I have faked it with a mixture melon hits for head impacts (a soft overripe honeydew) and chest hits(large watermelon), low LFE bursts, clothing rustle and body movement recordings, and some grunts and forceful exhales from my co-workers. Hitting a thick steak or leg of lamb can do the trick too. (If you use rubber gloves, you can have a celebratory BBQ later. Woo hoo!)

Have fun. The trick is timing and layering. Now back to today's knife slash sounds....


Sometimes I layer in a snare drum, punching a garbage bag full of leaves, or slam a book onto the ground for some nice low end.


People might have noticed I keep linking SoundWorks videos, I'm sorry but this is pretty interesting I'm still a newbie myself so I can't really help out much but I hope it helps:



I think there's no advice but some great examples of exaggerated, modern punching sfx

At about 3:30 min

"Watchmen" Sound Panel from Michael Coleman on Vimeo.


I think maybe there are several possibilities.
1)Foley plus lots of processing 2)Realistic sounds from a martial arts studio 3)Solid foley 4)Contact the picture editor and ask him to put batman style POW'S and CRACKS IN.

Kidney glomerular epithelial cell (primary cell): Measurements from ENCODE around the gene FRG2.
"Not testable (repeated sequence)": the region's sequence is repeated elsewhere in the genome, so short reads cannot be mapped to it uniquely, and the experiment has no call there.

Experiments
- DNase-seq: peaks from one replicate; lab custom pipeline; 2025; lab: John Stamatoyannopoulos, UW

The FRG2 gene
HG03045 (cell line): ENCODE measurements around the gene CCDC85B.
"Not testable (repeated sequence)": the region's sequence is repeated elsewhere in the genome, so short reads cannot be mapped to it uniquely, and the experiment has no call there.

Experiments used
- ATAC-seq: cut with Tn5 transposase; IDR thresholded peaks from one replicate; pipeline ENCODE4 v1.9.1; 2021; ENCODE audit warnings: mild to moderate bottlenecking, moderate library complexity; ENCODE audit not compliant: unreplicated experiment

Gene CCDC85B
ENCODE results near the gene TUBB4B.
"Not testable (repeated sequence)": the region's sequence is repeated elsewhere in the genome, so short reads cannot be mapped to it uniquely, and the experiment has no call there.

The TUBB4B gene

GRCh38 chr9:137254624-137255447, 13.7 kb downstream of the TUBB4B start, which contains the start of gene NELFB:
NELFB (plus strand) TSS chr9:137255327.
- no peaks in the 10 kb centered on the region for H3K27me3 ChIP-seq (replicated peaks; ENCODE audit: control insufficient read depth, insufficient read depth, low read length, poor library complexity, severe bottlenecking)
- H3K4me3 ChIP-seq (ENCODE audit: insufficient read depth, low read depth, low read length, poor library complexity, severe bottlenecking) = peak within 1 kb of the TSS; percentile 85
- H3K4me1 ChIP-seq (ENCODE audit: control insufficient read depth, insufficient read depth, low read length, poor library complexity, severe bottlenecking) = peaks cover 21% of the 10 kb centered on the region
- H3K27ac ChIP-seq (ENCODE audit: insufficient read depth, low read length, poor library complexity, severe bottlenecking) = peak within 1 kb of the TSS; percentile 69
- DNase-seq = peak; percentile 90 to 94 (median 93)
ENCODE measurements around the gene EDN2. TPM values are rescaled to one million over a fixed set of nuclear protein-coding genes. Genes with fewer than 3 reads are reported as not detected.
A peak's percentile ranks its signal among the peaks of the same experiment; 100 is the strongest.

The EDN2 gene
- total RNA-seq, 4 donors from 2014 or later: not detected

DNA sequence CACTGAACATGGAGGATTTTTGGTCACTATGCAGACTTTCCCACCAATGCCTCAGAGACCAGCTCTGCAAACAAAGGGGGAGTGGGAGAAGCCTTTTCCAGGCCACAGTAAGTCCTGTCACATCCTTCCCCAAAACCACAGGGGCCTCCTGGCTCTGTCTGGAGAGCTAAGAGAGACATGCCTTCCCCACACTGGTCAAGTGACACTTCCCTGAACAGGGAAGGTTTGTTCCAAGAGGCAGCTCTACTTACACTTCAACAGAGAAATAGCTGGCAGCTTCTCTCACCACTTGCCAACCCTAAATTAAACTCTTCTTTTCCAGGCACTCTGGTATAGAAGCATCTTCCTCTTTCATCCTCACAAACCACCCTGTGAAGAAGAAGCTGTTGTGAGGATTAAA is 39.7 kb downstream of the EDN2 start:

5)Orchestral stingers


Easy! I have an episode of punching sound effects being released this saturday, I did tons of research and lots of (sometimes expensive) experimentation and even though the last answer was in june 2011 who knows, someone else may stumble across this post and need what I have to tell them!

chest/back/clothing punches. These are heavy hitting heavy resistance punches, we used a phone book, punched it several times and several different ways to get exactly the sound we were looking for. Word to the wise: punch it lightly, to strong a punch and you get plastic sounds from the cover and rustling pages (depending on how you hold it). It usually sounded better up in the air than against the ground but try it both ways and see what fits.

gut punches A softer, longer lasting punch (generally visualized as through cloth) I made by hitting a broom or mop against a couch cushion. This one worked especially well when we added some recorded open-mouth chewing on carrots to the mix. Wile you can get away with just the broom/couch sound if you're looking to churn someone's guts or break a bone bite or chew on a carrot or celery for added emphasis.

bare skin, slaps, head punches Go out and buy some cheap steak, put it against a solid surface that will absorb any reverberating sound and beat the heck out of it! We found you can also get a similar effect by slapping the steak against more steak.

Classic technique The tried and true method used since the days of yore is slapping your hand against your thigh really hard and recording that (make sure it's recording!). You won't want to do this very many times.

But yes it is better if I know what sort of punch you want, there are more punching sound fx but those are the big ones! Remember to record it in a similar room/environment as the scene takes place in to get the right echo and vibrations.